Not so long ago, China’s rise was seen as essentially benign. A growing economy, it was thought, would go hand-in-hand with a liberalising political system. China was, to use the phrase favoured by US experts, becoming a responsible global stakeholder.
But today China is increasingly viewed as a threat. Indeed, many fear that rivalry between China and the US could ultimately even lead to war, a conflict with global ramifications.
In America, a new model is being proposed, one that harks back to the ancient world and the work of Thucydides, the historian of the Peloponnesian War between Athens and Sparta.
Prof Graham Allison, of Harvard University’s Belfer Center, is one of the US’s leading scholars of international relations. His groundbreaking book – Destined For War: Can America and China Avoid Thucydides Trap? – has become required reading for many policymakers, academics and journalists.
Thucydides’s trap, he told me, is the dangerous dynamic that occurs when a rising power threatens to displace an established power.
In the ancient Greek world, it was Athens that threatened Sparta. In the late 19th Century, Germany challenged Britain. Today a rising China is potentially challenging the United States.
Having reviewed 500 years of history, Prof Allison has identified 16 examples of rising powers confronting an established power: 12 of those led to war. The rivalry between Washington and Beijing is, he says, “the defining feature of international relations today and for as far as any eye can see”.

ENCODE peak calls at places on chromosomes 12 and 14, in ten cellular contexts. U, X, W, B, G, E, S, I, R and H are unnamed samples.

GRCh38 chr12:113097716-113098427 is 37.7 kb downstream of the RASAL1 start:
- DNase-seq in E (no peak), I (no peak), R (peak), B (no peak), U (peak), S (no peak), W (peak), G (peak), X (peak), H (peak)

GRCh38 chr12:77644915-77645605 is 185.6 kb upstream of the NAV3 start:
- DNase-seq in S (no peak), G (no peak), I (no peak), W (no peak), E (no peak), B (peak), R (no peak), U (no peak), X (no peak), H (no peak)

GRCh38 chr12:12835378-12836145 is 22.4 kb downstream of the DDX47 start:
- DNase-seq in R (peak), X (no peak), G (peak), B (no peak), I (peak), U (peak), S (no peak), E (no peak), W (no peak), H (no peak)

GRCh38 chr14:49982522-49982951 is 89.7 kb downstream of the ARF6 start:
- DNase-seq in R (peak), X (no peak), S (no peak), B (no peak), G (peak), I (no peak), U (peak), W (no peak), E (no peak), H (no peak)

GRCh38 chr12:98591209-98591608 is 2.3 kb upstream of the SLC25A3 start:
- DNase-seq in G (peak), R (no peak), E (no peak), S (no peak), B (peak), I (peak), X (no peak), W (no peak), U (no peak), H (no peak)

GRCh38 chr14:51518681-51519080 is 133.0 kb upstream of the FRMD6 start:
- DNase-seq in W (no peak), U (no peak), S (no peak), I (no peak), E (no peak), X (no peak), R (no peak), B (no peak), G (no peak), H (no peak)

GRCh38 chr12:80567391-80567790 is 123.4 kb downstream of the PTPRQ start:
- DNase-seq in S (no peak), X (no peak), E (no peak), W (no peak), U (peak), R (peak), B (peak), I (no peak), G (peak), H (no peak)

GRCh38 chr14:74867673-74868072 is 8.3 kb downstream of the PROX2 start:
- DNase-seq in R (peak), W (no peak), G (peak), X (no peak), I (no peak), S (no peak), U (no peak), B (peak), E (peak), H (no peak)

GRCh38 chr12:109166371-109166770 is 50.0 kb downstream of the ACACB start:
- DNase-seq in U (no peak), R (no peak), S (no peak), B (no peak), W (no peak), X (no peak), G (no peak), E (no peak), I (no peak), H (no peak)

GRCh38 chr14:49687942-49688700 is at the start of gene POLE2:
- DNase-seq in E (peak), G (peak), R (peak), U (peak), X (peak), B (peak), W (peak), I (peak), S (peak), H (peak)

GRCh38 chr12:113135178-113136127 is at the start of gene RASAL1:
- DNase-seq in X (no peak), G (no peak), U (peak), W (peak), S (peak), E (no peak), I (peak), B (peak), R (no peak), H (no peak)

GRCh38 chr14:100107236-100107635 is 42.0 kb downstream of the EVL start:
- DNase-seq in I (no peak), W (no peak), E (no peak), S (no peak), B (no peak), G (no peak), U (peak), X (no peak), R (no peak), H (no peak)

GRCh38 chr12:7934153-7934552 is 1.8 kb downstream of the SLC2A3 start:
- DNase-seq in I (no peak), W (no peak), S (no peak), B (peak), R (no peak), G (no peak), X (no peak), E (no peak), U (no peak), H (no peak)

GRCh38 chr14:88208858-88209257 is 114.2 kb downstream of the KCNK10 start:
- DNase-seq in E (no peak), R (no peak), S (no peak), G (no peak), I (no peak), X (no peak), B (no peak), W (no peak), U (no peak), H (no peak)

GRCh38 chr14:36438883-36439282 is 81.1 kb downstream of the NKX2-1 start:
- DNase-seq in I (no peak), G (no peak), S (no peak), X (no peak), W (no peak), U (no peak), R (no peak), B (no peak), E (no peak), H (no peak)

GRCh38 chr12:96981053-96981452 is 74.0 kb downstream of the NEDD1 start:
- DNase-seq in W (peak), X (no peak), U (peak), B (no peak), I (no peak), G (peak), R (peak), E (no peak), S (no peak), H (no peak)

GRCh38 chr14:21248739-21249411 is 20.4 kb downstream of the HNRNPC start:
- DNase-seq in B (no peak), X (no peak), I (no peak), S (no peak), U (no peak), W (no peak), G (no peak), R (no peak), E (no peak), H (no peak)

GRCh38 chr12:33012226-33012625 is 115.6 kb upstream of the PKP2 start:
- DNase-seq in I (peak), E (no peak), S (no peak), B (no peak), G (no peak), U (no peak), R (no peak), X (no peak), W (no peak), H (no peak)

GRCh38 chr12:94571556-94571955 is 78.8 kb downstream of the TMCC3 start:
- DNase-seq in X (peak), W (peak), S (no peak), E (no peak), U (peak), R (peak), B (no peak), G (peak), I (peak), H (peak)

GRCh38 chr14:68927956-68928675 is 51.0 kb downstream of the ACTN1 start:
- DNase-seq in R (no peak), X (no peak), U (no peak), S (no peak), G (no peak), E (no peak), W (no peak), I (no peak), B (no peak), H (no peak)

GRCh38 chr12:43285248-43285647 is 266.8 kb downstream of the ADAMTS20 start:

So asking if the US and China can avoid Thucydides’s trap is no mere academic question. The trap has fast become a major analytical prism through which to view the competition between Washington and Beijing.
Of course, not everyone agrees.
Prof Hu Bo for example, of Peking University’s Institute of Ocean Research and one of China’s foremost naval strategists, told me: “I think the balance of power doesn’t support the Thucydides hypothesis.”
Although China’s rise is remarkable, he believes its overall strength is simply not comparable with that of the US. It is only in the Western Pacific, he says, where China stands a chance of matching US capabilities.
But a confrontation there might just be enough to tip these two great powers into war. Not least because China is pursuing the world’s largest comprehensive naval build-up.
“That’s not just impressive today,” says Andrew Erickson, a professor of strategy at the US Naval War College and one of the leading experts on the Chinese Navy, “that’s impressive in world historical terms.”
Its quality is also improving significantly, with larger, more sophisticated warships whose capabilities are, in many respects, getting closer to those of comparable Western vessels.
China’s maritime strategy is also becoming more assertive.
Though the focus of this assertiveness remains, for now, relatively close to Chinese territory, Beijing is trying to raise the costs of possible US interference in a crisis. It wants to be able to keep the United States at bay if, for example, China decided to use force against Taiwan. And the US is determined to maintain access.